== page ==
A River Dies of Thirst

A River Dies of Thirst : A Diary

4.28 (261 ratings by Goodreads)
By (author)  , Translated by  , Introduction by 

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'A person can only be born in one place. However, he may die several times elsewhere: in the exiles and prisons, and in a homeland transformed by occupation and oppression into a nightmare. Poetry is perhaps what teaches us to nurture the charming illusion: how to be reborn out of ourselves over and over again, and use words to construct a better world, a fictitious world that enables us to sign pact for a permanent and comprehensive peace ... with life.' Mahmoud Darwish

Mahmoud Darwish was one of the most acclaimed contemporary poets in the Arab world, and is often cited as the poetic voice of the Palestinian people. During the tumultuous summer of 2006, as Israel attacked Gaza and Lebanon, Darwish was in Ramallah. He recorded his observations and feelings in writing included in A River Dies of Thirst, some of his last work. In this collection Darwish writes of love, loss, and the pain of exile in bittersweet poems and diary entries leavened with hope and joy.
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Product details

  • Paperback | 272 pages
  • 155 x 200 x 22mm | 206g
  • London, United Kingdom
  • English
  • 2nd edition
  • 0863566340
  • 9780863566349
  • 77,759

Review quote

'The book begins with a series of pieces addressing the suffering in Gaza, West Bank and Lebanon in the summer of 2006, with a mixture of satire and gravity: "heroism too has its sell-by date" and "the house as casualty is also mass murder". When Darwish asks himself about hope he "construct[s] a mirage" and goes on searching "in his desk drawers for the person he was before asking this question". "Hope is not the opposite of despair," he writes. "It is a talent." And "suffering is not a talent" but a test of it. And indifference is "one aspect of hope". Throughout the book Darwish delights in prose narratives or poem fragments that came to him between sleep and wakefulness, dream and imagination. These diaries are also writings about writing, and we stroll gentlywith him on his private walks, where his imagination becomes one of his other selves, "a faithful hunting dog", as young girls throw pistachios at him and call him "uncle". While "he sees himself as absent ... to lighten the burden of the place," he observes his surroundings with a revelatory clarity: clouds are a silk shawl caught in the branches of a tree, or like soap bubbles in the kitchen sink that dissolve into forgotten words. A "rustling" is "a feeling searching for someone to feel it". And "jasmine is a message of longing from nobody to nobody." A River Dies of Thirst lures its translator's imagination into several possibilities of form and lyric as testament to the mastery Darwish possessed in Arabic. Catherine Cobham's translations sway delicately between mystery and clarity, giving a rendition of the master's voice that should impress both those reading Darwish's work for the first time and those who are already familiar with it.' Fady Joudah The Guardian; 'Darwish has given expression to his people's ordinary longings and desires.' The New York Times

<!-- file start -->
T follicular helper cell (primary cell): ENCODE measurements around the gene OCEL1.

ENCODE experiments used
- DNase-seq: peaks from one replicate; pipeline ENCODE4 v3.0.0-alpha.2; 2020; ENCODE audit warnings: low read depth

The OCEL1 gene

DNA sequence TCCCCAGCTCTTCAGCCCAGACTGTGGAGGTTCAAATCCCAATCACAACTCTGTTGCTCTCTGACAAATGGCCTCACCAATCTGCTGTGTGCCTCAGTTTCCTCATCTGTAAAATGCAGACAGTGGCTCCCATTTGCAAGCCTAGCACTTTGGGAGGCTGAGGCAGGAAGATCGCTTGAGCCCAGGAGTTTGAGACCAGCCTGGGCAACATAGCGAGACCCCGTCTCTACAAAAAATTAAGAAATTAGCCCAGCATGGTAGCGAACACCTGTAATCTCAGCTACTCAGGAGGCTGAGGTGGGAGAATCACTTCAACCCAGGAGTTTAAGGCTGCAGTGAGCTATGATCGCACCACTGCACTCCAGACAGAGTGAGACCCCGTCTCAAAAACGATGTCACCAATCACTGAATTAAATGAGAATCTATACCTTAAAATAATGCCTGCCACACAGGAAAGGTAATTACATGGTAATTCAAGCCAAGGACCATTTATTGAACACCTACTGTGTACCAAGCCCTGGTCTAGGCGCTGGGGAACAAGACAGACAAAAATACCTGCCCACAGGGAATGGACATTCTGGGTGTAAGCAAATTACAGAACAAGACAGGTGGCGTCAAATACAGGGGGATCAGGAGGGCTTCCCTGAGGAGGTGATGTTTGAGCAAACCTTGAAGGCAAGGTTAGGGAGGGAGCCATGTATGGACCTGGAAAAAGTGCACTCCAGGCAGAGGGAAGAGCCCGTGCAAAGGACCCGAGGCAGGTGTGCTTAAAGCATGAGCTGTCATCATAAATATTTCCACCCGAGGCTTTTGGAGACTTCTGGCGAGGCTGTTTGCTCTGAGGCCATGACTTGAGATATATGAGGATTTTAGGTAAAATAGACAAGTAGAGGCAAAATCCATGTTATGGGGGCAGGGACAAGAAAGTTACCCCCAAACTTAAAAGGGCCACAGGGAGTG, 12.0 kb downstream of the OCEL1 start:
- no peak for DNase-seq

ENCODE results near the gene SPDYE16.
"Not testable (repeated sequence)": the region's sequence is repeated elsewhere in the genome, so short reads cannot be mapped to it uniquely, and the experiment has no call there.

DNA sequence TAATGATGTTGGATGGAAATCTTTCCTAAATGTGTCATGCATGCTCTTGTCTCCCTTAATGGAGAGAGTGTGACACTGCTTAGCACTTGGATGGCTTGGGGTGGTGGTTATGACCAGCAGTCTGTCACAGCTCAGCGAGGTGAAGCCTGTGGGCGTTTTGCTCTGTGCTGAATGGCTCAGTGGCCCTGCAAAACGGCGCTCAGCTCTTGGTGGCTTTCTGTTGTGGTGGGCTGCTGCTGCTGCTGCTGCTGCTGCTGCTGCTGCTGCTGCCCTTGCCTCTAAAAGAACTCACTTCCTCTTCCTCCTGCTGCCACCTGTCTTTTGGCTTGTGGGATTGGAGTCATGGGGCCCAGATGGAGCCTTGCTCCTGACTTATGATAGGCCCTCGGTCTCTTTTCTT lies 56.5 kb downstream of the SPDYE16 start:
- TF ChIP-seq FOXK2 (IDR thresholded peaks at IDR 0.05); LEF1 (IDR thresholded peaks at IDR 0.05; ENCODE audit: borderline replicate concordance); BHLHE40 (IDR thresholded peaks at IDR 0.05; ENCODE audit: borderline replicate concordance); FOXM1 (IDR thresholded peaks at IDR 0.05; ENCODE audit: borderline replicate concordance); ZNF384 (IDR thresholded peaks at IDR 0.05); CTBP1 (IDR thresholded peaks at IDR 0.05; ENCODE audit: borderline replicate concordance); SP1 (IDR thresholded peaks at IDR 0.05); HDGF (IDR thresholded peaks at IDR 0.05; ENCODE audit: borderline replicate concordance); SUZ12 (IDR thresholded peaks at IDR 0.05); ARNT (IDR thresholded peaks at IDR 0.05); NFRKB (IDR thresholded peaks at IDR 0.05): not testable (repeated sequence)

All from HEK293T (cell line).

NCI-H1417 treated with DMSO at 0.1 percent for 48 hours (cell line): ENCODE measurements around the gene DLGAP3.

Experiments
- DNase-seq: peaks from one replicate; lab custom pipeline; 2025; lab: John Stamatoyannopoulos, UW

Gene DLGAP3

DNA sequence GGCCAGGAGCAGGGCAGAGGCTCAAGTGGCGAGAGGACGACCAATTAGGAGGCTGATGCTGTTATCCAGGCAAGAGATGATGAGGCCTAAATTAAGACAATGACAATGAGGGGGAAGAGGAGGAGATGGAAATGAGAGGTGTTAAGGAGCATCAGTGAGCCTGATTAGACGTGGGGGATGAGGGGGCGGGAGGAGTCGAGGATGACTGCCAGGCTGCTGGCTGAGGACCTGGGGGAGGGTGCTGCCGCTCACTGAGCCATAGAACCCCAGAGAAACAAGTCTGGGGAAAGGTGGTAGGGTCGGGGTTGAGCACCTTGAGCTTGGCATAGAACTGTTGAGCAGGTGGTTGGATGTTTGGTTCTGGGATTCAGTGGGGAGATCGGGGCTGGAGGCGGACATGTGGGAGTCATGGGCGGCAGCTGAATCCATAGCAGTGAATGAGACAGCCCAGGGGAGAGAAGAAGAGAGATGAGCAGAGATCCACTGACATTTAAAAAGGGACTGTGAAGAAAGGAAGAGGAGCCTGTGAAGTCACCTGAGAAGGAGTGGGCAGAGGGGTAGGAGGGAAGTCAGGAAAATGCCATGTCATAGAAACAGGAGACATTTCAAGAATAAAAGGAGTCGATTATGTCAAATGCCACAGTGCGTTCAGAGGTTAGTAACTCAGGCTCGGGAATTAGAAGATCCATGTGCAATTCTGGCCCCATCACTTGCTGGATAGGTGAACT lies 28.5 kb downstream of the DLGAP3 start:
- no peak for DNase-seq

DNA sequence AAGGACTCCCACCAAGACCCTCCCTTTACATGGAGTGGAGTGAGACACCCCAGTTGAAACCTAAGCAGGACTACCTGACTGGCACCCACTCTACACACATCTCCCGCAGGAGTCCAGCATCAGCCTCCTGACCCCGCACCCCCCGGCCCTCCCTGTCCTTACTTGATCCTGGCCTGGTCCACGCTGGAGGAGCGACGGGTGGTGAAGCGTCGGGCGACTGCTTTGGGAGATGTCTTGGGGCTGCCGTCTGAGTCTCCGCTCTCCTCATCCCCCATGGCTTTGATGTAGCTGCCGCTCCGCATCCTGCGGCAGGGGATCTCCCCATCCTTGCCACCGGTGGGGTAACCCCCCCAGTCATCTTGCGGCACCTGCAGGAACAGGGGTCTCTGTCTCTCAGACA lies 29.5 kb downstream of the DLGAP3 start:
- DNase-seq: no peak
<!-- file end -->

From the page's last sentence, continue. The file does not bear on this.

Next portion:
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About Mahmoud Darwish

Mahmoud Darwish (1942-2008) was born in the village of al-Birweh in Galilee, Palestine. His family fled to Lebanon in 1948 when the Israeli Army destroyed their village. He has written over twenty books of poetry and several books of essays, including Memory for Forgetfulness: August, Beirut, 1982. He has won the Lenin Peace Prize, the Lannan Prize for Cultural Freedom, the Chevalier des Arts et des Lettres from France and the Prince Claus Award from the Netherlands.
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Rating details

261 ratings
4.28 out of 5 stars
5 49% (128)
4 34% (90)
3 13% (34)
2 3% (7)
1 1% (2)
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